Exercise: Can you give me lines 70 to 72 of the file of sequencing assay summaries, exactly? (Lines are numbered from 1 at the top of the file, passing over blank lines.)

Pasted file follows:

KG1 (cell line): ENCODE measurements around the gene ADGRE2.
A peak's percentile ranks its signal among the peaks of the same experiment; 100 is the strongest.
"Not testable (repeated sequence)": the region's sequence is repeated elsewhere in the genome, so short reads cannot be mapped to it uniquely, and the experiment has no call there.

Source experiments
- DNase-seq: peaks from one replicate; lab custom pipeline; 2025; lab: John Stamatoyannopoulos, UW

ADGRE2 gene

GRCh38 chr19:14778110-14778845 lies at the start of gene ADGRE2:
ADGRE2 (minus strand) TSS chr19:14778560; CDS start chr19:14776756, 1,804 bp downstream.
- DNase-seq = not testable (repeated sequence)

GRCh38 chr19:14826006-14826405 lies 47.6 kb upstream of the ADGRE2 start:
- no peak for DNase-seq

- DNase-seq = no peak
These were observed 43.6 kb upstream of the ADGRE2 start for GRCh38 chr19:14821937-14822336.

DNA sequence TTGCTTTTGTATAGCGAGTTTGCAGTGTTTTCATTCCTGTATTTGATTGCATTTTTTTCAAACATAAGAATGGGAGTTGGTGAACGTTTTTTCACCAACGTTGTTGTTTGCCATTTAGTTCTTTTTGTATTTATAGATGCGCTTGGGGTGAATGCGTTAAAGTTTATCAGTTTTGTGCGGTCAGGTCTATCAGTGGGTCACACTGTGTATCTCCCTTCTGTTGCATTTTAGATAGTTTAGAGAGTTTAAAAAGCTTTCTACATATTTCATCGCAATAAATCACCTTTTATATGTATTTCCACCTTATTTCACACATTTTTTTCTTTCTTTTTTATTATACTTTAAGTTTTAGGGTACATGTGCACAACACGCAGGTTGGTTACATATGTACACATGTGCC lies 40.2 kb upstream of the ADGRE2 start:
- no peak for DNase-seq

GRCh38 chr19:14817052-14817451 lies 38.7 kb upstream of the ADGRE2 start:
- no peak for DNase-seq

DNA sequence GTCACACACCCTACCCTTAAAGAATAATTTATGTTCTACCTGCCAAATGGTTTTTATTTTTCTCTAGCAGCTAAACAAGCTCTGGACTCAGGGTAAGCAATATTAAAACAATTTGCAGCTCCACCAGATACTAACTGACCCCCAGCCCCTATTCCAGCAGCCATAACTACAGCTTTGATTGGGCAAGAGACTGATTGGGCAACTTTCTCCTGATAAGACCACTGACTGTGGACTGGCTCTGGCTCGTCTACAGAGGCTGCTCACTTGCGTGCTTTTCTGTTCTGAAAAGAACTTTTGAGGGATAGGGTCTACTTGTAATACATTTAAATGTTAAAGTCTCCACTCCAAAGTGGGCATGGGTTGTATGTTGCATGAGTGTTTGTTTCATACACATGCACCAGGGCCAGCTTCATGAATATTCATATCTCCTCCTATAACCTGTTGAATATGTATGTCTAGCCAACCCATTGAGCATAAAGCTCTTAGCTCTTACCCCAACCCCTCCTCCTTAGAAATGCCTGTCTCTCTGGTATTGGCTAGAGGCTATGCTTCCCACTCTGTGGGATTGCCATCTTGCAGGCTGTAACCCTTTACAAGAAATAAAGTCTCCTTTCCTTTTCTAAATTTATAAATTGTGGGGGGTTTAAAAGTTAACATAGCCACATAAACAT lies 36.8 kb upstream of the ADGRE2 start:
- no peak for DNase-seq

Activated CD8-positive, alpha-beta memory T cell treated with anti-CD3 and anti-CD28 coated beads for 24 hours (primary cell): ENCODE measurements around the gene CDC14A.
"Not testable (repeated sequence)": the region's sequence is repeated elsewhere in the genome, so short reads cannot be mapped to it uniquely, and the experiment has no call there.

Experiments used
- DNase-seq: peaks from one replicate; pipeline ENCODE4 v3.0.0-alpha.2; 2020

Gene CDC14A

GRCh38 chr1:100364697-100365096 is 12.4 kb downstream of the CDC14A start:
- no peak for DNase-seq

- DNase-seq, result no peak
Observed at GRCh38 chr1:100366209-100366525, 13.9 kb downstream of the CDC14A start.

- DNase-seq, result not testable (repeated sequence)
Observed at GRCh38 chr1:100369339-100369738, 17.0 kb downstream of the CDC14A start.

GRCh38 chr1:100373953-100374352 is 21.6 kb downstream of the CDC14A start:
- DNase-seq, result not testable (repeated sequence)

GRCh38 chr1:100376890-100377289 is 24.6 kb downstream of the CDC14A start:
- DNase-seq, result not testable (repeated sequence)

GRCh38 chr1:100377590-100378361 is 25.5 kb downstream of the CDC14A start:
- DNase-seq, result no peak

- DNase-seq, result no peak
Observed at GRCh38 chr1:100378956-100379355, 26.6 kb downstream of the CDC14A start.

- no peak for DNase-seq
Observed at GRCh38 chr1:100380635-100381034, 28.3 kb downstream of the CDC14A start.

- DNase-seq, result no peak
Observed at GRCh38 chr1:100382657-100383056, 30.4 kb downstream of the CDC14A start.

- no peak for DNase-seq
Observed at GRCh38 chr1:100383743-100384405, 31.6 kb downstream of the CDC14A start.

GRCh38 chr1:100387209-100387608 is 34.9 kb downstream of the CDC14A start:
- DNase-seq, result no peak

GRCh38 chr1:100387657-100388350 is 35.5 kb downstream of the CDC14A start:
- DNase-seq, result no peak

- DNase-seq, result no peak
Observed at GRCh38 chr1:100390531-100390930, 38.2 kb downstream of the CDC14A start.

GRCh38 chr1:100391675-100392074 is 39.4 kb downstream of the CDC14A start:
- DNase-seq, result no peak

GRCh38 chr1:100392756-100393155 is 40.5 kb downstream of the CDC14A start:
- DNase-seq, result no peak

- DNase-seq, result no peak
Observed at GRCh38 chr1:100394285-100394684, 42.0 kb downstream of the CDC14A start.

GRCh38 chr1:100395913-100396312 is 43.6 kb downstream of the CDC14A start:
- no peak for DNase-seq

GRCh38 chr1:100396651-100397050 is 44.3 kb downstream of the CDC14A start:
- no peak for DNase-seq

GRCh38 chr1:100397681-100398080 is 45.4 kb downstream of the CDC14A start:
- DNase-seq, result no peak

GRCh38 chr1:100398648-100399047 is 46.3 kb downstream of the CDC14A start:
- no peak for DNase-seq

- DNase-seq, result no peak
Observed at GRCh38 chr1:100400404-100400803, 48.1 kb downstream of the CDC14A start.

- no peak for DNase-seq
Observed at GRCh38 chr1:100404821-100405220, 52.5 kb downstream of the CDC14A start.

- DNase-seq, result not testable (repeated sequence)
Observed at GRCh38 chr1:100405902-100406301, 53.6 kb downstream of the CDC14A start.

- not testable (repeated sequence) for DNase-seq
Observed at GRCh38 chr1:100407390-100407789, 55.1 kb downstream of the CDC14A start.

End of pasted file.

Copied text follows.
Observed at GRCh38 chr1:100405902-100406301, 53.6 kb downstream of the CDC14A start.

- not testable (repeated sequence) for DNase-seq
Observed at GRCh38 chr1:100407390-100407789, 55.1 kb downstream of the CDC14A start.